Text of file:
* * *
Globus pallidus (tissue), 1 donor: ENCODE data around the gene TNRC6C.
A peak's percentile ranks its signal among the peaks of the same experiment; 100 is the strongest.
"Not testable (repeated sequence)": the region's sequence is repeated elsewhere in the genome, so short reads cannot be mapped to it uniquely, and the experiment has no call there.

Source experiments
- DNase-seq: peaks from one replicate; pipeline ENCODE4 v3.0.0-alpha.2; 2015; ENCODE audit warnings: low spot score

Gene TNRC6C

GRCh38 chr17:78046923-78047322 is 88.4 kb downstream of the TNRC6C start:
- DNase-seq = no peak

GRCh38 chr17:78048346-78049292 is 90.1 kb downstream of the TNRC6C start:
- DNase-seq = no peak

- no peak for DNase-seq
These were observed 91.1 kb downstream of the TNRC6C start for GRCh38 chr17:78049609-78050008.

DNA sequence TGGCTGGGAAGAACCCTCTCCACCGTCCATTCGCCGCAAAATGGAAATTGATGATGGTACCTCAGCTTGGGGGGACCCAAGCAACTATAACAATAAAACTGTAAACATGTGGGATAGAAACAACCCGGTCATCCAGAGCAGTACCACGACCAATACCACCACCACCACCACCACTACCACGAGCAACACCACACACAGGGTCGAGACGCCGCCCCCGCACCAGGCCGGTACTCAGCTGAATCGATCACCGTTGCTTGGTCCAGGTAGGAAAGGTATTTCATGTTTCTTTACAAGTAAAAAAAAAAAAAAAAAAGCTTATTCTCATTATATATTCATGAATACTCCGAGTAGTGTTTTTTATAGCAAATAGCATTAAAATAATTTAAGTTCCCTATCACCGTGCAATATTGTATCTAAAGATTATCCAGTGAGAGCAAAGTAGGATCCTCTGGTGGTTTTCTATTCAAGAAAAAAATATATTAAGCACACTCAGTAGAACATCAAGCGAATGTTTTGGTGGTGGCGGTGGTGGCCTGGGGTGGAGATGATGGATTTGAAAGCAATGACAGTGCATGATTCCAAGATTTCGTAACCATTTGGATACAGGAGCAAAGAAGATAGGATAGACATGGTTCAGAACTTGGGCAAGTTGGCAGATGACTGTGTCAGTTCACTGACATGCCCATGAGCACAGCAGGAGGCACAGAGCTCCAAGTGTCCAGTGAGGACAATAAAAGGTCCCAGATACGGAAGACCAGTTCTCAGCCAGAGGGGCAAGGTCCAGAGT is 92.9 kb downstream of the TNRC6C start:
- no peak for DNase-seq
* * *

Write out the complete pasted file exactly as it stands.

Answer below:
Globus pallidus (tissue), 1 donor: ENCODE data around the gene TNRC6C.
A peak's percentile ranks its signal among the peaks of the same experiment; 100 is the strongest.
"Not testable (repeated sequence)": the region's sequence is repeated elsewhere in the genome, so short reads cannot be mapped to it uniquely, and the experiment has no call there.

Source experiments
- DNase-seq: peaks from one replicate; pipeline ENCODE4 v3.0.0-alpha.2; 2015; ENCODE audit warnings: low spot score

Gene TNRC6C

GRCh38 chr17:78046923-78047322 is 88.4 kb downstream of the TNRC6C start:
- DNase-seq = no peak

GRCh38 chr17:78048346-78049292 is 90.1 kb downstream of the TNRC6C start:
- DNase-seq = no peak

- no peak for DNase-seq
These were observed 91.1 kb downstream of the TNRC6C start for GRCh38 chr17:78049609-78050008.

DNA sequence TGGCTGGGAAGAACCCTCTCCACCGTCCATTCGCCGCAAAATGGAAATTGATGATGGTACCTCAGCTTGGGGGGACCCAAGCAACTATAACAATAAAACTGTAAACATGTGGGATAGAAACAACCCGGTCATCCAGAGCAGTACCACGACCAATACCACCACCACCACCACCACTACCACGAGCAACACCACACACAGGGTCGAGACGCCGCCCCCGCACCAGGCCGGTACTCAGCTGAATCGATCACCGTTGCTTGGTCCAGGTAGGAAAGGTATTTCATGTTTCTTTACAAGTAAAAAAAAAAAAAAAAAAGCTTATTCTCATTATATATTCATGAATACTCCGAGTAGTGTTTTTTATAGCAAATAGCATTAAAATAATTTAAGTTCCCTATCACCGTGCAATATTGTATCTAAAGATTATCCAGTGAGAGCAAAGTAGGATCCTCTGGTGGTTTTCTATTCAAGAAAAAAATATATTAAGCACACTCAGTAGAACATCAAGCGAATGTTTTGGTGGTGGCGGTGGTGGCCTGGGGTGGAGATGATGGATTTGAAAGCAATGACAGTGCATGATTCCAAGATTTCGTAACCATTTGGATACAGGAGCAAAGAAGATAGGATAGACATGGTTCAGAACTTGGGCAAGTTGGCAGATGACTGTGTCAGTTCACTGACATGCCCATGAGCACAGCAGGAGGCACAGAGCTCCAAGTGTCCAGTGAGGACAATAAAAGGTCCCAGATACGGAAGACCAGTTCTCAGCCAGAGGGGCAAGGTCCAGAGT is 92.9 kb downstream of the TNRC6C start:
- no peak for DNase-seq